The Blog

Snobbery for Dumb People

The Internet allows liberals to be herd activists and conservatives to translate text into different dialects.

11:01 PM, Dec 20, 2001 • By DAVID BROOKS
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SNOBBERY is an ugly thing. The women's television network Oxygen ran an ad in the business section of Wednesday's New York Times. The body of the ad purported to be a series of quotations from made-up middle American newspapers about Oxygen's programming. "Too urban" said "Smalltown News." "Too hip" said "Heartland Journal." "Too smart" said "Mainstream Press." "Too sophisticated" said "Midwest Gazette."

The message of the ad was that Oxygen is too sophisticated for those unlettered rubes who live off the coasts, about as pure an expression of elitism as has been seen since Marie Antoinette lost her head. It boggles the mind to contemplate the mentality of the management at Oxygen, which approved the ad, and of the people at the ad agency who designed it.

To top it all off, of course, Oxygen's programming is as moronic as can be.

In the current Nation, Katha Pollitt plugs an amazing web site: progressivesecretary.org. You sign up and the people at Progressive Secretary will write up left-wing letters for you to send off to politicians. Not only do you not have to form your own opinions, you don't even have to pretend to think for yourself. You just join the herd of progressive independents and they do the thinking for you. Some current letters include:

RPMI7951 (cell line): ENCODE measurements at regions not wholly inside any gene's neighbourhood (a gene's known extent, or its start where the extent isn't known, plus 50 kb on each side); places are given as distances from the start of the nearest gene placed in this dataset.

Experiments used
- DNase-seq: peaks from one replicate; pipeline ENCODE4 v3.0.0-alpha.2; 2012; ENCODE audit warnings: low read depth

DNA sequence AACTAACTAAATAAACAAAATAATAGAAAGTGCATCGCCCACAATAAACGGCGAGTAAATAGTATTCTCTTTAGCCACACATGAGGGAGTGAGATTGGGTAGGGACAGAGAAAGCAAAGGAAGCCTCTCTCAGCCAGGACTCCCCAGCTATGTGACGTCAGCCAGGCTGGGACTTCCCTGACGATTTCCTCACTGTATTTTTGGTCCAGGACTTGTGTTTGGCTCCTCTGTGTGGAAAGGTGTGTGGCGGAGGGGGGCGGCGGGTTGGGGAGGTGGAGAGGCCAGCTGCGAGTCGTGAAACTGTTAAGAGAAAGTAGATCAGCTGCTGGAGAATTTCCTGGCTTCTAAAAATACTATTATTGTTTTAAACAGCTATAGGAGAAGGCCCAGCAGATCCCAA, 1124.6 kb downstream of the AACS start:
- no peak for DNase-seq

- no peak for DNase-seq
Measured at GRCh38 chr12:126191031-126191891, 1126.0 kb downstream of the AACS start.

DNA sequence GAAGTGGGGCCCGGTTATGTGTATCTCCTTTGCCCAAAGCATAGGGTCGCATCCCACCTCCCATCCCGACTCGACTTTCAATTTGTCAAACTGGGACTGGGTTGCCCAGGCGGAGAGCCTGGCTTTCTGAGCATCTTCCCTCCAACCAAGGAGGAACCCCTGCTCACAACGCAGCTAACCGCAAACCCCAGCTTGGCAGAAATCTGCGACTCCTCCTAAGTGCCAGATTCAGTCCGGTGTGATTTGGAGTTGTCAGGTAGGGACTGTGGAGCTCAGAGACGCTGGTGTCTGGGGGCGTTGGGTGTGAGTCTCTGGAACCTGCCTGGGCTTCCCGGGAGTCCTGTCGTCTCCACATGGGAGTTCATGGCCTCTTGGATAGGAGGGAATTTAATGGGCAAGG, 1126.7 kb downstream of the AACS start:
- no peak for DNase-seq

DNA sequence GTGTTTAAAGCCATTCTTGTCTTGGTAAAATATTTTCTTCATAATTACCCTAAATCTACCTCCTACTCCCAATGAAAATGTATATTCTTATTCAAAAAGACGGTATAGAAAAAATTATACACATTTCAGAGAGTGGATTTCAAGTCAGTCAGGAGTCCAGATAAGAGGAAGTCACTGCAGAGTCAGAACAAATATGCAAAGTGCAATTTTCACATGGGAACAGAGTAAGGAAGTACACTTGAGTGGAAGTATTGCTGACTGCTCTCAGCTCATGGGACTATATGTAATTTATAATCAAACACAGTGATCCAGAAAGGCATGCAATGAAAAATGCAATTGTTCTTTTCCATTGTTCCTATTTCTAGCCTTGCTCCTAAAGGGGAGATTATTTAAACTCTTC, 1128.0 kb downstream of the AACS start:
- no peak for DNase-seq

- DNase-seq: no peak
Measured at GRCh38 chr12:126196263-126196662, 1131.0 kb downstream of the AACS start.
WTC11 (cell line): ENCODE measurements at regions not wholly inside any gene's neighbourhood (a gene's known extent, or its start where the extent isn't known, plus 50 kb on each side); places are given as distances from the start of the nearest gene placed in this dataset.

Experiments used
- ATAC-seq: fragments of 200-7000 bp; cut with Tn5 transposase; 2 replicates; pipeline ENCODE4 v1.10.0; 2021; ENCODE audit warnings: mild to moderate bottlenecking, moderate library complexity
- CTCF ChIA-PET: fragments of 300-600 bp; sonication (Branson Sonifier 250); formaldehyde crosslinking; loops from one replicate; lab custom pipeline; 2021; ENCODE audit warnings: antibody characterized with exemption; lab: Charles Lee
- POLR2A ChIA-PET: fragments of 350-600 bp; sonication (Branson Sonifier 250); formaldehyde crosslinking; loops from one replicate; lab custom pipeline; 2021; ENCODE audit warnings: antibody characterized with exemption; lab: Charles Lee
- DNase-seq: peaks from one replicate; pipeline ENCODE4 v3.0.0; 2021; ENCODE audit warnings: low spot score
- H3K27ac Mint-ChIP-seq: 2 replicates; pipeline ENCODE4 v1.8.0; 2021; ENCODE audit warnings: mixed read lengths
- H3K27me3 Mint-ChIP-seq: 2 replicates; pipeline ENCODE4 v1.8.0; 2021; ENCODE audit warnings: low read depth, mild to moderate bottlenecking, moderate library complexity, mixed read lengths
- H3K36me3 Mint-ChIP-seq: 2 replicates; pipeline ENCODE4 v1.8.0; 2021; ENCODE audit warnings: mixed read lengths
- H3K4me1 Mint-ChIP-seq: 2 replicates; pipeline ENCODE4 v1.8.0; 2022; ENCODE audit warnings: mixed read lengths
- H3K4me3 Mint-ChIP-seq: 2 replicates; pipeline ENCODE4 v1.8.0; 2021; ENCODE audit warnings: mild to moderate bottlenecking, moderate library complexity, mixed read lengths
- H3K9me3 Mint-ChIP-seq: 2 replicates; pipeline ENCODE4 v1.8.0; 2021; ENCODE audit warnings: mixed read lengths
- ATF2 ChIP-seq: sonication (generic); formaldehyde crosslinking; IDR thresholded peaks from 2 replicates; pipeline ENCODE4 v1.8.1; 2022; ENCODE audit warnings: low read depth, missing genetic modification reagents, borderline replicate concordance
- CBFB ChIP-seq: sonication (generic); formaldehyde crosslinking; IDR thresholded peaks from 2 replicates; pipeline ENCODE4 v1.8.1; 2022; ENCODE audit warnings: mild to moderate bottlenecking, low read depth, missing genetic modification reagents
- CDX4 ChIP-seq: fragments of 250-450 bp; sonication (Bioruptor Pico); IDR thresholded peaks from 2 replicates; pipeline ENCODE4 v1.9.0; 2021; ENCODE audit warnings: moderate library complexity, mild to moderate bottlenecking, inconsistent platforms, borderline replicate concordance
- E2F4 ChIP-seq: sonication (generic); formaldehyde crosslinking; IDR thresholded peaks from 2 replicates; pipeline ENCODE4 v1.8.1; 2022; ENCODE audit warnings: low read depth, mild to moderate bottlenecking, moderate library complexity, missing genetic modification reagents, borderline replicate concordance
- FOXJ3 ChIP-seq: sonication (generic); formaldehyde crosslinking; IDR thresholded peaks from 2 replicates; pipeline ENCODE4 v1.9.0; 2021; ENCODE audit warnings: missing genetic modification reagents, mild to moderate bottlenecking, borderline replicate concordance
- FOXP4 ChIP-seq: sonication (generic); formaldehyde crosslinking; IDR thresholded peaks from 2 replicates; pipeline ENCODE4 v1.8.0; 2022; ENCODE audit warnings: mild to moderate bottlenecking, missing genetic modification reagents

-Seattle Release WTO detainees and apologize

-Cut Military Budget for 2000

-Letter to President to Lift Iraq Sanctions

-President listen to WTO protests

-Guanajuato Keep pressure on Congeladora

The great virtue of this site is that you don't even have to know why Guanajuato should keep pressure on Congeladora (I think they are two characters in a Brazilian soap opera). All you need to know is that all thoughtful, enlightened people think pressure should be kept up, so you should too.

On the other hand, unenlightened, thoughtless people will be amazed by
The Dialectizer, which takes any piece of prose you paste in and translates it into dialects such as redneck, Swedish chef, and so on. For example, here's Winston Churchill as Elmer Fudd:

You ask, What is ouw powicy? I wiww say, "It is to wage waw, by sea, wand and aiw, wif aww ouw might and wif aww the stwengf that God can give us: to wage waw against a monstwous tywanny, nevew suwpassed in the dawk wamentabwe catawogue of human cwime. Dat is ouw powicy." You ask, "What is ouw aim?" I can answew wif one wowd: "Victowy--victowy at aww costs, victowy in spite of aww tewwow, victowy howevew wong and hawd the woad may be; fow without victowy thewe is no suwvivaw."

I don't know if it's tasteful, but it's an amazing display of computer power. Imagine if they could translate Katha Pollitt into Interesting.

David Brooks is a senior editor at The Weekly Standard.